Although the grantor gives up a great deal of control with an irrevocable trust, the advantages usually offset that loss. The irrevocable trust is used in very specific situations where those advantages are quite evident. The advantage that is of most interest in the elder law or Medicaid practice is that of creating a legal identity distinct from the grantor. This can be advantageous for tax planning as well as asset protection. This distinction can help to preserve assets from Medicaid spend down.
Beneficiary Access to Principal/Income
Distributions by the trustee from the trust corpus or principal of the trust or the income from the trust are determined by grantor when fashioning the trust agreement or “instructions" for the trustee. The purpose of the trust determines the frequency and amount of distributions and whether the trustee is free to distribute both from principal and interest from the trust or from one or the other solely (or if, in fact, a distribution should be made at all at a given time).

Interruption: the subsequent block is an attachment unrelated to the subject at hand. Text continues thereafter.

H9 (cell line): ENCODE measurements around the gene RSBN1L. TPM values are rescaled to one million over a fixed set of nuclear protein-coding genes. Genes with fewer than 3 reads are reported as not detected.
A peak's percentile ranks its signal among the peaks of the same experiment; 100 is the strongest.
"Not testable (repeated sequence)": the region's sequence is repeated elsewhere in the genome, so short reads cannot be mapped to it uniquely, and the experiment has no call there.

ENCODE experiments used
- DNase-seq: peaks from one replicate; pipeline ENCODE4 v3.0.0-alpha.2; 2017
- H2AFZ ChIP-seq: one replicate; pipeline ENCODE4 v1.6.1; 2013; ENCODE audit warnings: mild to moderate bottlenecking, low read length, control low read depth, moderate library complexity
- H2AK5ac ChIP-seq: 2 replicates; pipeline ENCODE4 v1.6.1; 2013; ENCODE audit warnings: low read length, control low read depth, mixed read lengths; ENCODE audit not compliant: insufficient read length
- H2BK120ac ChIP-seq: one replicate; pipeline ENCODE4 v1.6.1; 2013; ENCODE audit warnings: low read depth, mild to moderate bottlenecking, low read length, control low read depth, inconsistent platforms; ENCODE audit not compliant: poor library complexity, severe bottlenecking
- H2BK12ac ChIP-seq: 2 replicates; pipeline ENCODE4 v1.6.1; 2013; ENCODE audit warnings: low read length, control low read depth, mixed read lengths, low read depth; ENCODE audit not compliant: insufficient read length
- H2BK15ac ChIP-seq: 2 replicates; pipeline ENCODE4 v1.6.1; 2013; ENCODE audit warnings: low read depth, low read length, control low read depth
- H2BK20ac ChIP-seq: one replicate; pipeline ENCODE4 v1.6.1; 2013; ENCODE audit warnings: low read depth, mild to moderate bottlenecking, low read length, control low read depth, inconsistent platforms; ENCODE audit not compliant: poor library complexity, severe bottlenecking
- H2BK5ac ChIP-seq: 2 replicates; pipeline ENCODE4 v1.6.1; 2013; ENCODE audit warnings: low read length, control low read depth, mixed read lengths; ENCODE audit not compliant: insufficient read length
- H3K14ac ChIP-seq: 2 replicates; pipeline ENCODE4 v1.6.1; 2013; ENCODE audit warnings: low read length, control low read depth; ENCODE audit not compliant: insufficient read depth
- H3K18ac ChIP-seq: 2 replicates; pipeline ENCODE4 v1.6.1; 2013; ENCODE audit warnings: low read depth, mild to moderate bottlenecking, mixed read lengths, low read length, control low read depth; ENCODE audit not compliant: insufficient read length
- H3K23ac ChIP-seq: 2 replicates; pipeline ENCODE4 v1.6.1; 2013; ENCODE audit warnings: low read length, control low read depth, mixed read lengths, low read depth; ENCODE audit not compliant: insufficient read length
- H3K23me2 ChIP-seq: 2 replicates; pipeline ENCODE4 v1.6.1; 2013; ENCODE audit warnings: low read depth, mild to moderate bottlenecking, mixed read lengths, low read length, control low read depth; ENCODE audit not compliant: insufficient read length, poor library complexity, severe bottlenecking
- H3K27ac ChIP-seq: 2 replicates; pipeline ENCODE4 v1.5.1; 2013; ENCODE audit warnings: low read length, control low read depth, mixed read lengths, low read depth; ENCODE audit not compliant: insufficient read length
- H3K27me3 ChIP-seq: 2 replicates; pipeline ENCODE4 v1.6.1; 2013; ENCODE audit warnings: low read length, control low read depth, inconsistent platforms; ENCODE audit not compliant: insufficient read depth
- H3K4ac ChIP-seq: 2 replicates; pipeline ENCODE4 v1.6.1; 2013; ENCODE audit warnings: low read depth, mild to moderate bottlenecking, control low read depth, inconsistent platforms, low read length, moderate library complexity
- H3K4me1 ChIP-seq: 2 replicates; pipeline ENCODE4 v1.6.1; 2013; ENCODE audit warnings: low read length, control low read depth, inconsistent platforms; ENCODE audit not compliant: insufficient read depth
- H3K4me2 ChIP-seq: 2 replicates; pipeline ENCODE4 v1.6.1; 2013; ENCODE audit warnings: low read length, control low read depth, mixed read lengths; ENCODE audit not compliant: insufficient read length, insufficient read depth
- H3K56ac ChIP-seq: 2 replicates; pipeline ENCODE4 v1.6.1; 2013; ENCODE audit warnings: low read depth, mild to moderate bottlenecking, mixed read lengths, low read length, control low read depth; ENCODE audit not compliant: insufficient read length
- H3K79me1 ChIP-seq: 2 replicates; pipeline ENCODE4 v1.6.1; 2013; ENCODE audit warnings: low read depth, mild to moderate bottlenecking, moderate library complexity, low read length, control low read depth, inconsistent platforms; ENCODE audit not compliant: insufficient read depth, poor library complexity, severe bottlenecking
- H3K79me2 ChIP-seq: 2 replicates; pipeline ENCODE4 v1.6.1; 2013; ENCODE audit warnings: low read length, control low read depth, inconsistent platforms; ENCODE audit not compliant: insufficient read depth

A trust designed to preserve assets over a longer period of time may limit trustee distributions to income/interest only. In fact, the instructions of the trust may require the investment of all assets for the creation of income which then is distributed to the beneficiaries. The grantor may want the assets invested for growth for a period of time with little or no income to be distributed while those investments grow. While this instruction seems straightforward, there are some issues to deal with including whether or not capital gains are to be considered income or an addition to principal. This becomes a real issue if the trust corpus is to be preserved to multiple generations of beneficiaries. Here’s an example of this standard: